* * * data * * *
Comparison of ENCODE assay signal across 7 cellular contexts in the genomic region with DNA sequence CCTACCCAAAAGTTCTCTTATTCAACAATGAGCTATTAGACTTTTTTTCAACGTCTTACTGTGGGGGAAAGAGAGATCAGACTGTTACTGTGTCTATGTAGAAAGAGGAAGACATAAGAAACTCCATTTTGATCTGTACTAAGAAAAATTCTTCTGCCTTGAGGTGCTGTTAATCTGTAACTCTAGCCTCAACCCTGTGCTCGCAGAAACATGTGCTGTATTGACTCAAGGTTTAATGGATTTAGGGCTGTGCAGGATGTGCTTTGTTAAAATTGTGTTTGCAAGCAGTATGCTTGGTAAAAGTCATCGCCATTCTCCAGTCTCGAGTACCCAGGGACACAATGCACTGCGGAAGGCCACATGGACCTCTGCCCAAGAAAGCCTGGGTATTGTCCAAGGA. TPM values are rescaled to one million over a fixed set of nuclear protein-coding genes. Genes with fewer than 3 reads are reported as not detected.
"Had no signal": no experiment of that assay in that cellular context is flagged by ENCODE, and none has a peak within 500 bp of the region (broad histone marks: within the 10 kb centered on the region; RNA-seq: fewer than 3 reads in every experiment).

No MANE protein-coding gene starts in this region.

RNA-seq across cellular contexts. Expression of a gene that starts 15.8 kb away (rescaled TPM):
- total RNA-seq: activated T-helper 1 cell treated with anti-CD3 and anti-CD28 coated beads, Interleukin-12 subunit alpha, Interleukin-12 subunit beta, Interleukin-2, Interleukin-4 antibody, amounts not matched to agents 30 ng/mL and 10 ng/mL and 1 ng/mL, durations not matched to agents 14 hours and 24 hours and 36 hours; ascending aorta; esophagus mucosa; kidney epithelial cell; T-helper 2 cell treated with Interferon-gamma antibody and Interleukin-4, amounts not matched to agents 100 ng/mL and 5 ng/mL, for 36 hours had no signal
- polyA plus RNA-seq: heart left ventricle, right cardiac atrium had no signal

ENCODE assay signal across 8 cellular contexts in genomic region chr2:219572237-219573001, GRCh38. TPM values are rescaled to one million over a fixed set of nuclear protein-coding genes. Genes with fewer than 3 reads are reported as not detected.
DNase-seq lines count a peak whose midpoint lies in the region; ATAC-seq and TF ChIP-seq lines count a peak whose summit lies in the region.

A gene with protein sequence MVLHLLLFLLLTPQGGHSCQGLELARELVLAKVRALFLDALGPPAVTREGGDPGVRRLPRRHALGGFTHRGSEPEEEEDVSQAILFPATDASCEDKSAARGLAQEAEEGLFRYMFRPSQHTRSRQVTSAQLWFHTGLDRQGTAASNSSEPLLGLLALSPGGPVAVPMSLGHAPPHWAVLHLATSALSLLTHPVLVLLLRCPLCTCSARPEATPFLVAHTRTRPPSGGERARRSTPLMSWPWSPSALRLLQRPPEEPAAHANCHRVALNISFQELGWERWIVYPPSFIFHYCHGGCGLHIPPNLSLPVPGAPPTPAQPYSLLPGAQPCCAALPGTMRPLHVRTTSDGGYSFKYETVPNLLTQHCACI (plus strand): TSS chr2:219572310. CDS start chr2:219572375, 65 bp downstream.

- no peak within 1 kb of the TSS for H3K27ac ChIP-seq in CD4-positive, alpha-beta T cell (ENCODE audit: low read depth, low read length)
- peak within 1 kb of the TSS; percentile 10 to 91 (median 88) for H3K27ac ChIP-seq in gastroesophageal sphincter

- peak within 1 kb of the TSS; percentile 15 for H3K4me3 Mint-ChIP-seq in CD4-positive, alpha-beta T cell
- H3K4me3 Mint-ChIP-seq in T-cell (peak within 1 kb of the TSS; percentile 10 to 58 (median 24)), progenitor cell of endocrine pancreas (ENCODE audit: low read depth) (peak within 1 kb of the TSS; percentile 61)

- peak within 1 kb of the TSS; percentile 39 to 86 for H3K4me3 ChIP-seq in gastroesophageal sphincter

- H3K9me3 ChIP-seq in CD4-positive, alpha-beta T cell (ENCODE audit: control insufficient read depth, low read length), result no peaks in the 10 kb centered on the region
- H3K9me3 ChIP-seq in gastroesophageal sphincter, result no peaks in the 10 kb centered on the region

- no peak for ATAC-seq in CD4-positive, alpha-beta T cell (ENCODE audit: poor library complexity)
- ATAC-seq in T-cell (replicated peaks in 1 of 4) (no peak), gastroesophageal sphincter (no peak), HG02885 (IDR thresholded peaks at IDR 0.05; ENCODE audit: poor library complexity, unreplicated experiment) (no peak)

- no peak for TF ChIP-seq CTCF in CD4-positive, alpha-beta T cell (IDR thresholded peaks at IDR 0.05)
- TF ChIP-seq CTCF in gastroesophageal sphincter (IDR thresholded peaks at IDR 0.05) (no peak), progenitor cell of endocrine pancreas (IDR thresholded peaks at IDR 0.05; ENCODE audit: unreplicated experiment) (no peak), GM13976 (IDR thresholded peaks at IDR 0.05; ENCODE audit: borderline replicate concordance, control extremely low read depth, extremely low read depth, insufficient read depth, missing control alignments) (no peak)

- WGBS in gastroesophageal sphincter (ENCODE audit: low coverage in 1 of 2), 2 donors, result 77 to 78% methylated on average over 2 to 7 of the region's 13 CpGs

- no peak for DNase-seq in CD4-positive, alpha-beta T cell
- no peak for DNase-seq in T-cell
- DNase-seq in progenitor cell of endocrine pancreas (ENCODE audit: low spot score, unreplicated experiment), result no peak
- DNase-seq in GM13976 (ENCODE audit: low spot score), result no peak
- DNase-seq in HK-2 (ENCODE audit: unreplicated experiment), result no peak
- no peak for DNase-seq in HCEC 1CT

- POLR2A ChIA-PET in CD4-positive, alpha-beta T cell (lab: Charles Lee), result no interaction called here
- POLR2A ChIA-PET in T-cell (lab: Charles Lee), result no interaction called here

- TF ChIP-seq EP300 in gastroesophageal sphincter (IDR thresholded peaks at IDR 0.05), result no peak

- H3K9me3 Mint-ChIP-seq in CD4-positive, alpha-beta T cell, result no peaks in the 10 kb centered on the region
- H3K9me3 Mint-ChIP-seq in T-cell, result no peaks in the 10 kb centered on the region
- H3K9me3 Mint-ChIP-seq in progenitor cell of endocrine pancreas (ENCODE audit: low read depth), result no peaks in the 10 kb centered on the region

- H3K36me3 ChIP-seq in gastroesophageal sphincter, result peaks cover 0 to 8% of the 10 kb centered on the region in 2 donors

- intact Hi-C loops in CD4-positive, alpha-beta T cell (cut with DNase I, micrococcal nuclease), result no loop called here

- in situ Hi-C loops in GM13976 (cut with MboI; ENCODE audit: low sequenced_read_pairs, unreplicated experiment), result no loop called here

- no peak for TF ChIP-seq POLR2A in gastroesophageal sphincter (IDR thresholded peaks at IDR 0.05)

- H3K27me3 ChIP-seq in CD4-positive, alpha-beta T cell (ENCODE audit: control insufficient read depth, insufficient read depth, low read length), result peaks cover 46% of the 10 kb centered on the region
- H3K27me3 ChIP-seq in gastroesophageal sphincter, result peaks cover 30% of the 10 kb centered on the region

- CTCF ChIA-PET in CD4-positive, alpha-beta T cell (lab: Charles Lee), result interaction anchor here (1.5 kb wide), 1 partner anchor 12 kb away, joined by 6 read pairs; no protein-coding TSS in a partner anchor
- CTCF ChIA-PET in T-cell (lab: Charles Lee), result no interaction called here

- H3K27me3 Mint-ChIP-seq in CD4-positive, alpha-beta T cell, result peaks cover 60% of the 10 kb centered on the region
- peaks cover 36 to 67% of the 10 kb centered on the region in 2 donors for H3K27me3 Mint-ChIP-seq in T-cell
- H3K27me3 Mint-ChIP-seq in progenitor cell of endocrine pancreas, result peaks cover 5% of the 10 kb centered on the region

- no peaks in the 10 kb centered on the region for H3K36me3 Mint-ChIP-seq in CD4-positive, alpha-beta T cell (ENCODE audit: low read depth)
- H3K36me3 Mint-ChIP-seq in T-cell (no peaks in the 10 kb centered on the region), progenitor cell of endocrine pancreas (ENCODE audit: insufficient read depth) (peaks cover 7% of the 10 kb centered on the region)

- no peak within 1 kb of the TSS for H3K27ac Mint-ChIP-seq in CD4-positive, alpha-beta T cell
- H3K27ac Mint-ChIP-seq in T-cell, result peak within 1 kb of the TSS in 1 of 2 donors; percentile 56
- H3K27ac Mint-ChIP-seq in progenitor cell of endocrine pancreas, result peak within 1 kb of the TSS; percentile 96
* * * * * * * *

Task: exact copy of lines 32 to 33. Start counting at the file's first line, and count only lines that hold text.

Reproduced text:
- H3K9me3 Mint-ChIP-seq in T-cell, result no peaks in the 10 kb centered on the region
- H3K9me3 Mint-ChIP-seq in progenitor cell of endocrine pancreas (ENCODE audit: low read depth), result no peaks in the 10 kb centered on the region